Keep Your Fingers Crossed

Our fingers have many important functions.

They are used for work (like typing on a computer or dialing numbers on a phone).

They are used for play (like kicking a game winning field goal in paper football or making shadow puppets).

They are even used for exercise (thumb wrestling) and communication (sign language).

But are they used for luck?

If your favorite football team is attempting a game winning field goal, you may cross your fingers.

When you tell a friend you will “keep your fingers crossed” for him, you are wishing your pal good luck.

If you really think about it, “fingers crossed” is an odd saying. What does twisting up a part of your body have to do with luck?

And why fingers? What makes them so lucky? If they are so lucky, why do we refer to a lucky rabbit’s foot and not a lucky rabbit’s finger?

Where does the saying “keep your fingers crossed” come from? That is what I am wondering today…

According to Wikipedia, the phrase “fingers crossed” has religious roots.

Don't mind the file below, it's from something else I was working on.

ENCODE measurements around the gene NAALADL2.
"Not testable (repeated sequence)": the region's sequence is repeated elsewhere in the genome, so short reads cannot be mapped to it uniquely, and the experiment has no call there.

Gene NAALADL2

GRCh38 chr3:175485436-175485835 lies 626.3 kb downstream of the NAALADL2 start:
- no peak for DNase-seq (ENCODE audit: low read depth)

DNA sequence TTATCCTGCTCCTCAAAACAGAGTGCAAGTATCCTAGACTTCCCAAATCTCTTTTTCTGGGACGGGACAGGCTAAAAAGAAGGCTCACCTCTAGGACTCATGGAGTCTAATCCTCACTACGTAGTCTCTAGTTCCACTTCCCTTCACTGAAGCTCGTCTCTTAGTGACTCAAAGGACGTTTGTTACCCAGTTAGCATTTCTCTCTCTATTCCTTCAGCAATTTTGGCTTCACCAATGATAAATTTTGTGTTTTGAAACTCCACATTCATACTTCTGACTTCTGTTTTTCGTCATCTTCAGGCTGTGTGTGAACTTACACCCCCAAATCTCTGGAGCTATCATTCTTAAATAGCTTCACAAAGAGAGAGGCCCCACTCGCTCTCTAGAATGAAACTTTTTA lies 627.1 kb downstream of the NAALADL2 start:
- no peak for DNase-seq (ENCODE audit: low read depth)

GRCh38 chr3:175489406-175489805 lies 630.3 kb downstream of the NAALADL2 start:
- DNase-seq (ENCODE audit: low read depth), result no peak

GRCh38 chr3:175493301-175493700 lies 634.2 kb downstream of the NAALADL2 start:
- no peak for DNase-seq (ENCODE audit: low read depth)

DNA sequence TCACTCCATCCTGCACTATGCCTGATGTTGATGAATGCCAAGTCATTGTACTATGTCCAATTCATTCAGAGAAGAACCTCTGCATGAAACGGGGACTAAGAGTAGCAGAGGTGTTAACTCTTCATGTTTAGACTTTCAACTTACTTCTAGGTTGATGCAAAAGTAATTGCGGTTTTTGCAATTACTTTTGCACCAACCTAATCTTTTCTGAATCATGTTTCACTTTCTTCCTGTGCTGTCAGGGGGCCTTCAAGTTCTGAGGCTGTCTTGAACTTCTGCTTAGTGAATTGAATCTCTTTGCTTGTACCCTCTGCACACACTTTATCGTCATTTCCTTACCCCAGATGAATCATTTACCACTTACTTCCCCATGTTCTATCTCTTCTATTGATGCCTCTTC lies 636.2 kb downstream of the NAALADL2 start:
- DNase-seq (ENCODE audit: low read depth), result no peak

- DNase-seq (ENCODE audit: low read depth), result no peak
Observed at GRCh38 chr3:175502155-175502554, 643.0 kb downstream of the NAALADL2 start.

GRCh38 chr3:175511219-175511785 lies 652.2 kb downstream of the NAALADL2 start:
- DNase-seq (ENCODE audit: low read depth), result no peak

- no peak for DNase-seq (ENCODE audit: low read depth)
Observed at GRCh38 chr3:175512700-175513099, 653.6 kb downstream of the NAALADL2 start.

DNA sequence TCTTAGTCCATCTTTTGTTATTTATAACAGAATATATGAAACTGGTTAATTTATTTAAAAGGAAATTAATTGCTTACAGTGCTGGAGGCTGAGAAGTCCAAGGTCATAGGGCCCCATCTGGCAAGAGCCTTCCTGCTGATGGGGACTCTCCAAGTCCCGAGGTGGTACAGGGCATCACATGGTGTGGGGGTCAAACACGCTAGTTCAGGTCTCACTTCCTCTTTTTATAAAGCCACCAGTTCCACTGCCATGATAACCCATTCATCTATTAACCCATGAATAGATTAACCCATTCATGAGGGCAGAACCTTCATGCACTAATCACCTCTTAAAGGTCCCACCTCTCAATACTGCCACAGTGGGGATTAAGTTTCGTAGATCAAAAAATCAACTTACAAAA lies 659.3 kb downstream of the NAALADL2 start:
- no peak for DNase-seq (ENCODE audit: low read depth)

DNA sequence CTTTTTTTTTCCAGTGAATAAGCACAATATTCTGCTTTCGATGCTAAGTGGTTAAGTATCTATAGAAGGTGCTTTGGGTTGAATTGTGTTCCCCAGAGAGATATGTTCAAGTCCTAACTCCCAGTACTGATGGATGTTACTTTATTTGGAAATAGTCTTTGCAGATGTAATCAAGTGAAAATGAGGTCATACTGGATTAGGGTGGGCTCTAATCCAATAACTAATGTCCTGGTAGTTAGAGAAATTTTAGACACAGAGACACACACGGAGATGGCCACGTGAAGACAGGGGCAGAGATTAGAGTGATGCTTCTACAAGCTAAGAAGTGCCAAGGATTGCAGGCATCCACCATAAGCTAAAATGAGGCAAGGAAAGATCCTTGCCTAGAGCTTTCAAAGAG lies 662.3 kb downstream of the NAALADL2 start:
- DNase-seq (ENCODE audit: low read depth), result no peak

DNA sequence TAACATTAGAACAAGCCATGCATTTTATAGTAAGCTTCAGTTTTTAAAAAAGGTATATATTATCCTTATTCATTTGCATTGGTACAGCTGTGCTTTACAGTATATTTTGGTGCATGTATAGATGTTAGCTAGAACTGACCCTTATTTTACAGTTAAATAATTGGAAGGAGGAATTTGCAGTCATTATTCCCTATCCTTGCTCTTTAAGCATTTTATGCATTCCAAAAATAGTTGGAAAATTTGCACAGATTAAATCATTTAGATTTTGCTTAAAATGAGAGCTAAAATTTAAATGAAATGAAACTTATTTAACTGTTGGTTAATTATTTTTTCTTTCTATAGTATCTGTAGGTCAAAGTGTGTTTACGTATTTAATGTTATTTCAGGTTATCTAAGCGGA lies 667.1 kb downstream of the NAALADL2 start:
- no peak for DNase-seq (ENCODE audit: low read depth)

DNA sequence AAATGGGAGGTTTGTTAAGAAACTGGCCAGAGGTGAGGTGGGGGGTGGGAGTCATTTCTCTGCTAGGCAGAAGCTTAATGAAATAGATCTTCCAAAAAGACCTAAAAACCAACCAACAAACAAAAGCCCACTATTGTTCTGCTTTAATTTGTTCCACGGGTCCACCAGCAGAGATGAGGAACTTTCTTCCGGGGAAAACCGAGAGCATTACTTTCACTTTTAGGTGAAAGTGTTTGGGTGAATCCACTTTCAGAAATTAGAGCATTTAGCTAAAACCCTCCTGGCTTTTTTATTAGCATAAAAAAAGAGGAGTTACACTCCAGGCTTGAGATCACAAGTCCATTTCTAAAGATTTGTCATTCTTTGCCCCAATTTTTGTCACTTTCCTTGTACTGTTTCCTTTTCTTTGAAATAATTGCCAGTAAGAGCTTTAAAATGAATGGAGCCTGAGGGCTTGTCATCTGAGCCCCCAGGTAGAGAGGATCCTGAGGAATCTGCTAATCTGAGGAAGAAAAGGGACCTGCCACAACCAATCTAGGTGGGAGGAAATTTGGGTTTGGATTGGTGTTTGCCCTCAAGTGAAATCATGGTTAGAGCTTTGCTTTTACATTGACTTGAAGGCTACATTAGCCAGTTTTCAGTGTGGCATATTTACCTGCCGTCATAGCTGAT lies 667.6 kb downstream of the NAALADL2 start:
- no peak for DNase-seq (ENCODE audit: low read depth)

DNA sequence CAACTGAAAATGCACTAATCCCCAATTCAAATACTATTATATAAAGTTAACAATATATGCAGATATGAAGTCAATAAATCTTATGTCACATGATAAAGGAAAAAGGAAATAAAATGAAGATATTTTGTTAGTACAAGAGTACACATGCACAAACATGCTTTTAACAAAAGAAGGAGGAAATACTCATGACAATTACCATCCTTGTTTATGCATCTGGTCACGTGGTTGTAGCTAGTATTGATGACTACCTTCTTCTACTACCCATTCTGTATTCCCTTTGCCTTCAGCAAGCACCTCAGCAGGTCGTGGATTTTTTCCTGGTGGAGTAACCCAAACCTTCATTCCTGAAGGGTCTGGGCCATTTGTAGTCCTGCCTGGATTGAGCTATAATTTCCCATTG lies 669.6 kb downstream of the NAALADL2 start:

“In the time of the early Church, Christians would cross their fingers in order to invoke the power associated with the Christian cross for protection, when faced with evil. Moreover, Christians, when persecuted by the Romans, used the symbol of crossed fingers, along with the Ichthys, in order to recognize one another and assemble for worship services. In 16th century England, people continued to cross fingers or make the sign of the cross in order to ward off evil, as well as when people coughed or sneezed.”

I find that very interesting. I had never considered that crossing my fingers was a religious symbol. I had never thought that two fingers intertwined looked anything like a cross.

So it turns out that crossing your fingers has more to do with protection than luck. And more to do with warding off evil than wishing for good.

Maybe the saying isn’t so odd after all.

Wonder Why Wednesday copyClick the image above for more Wonder Why Wednesday posts.

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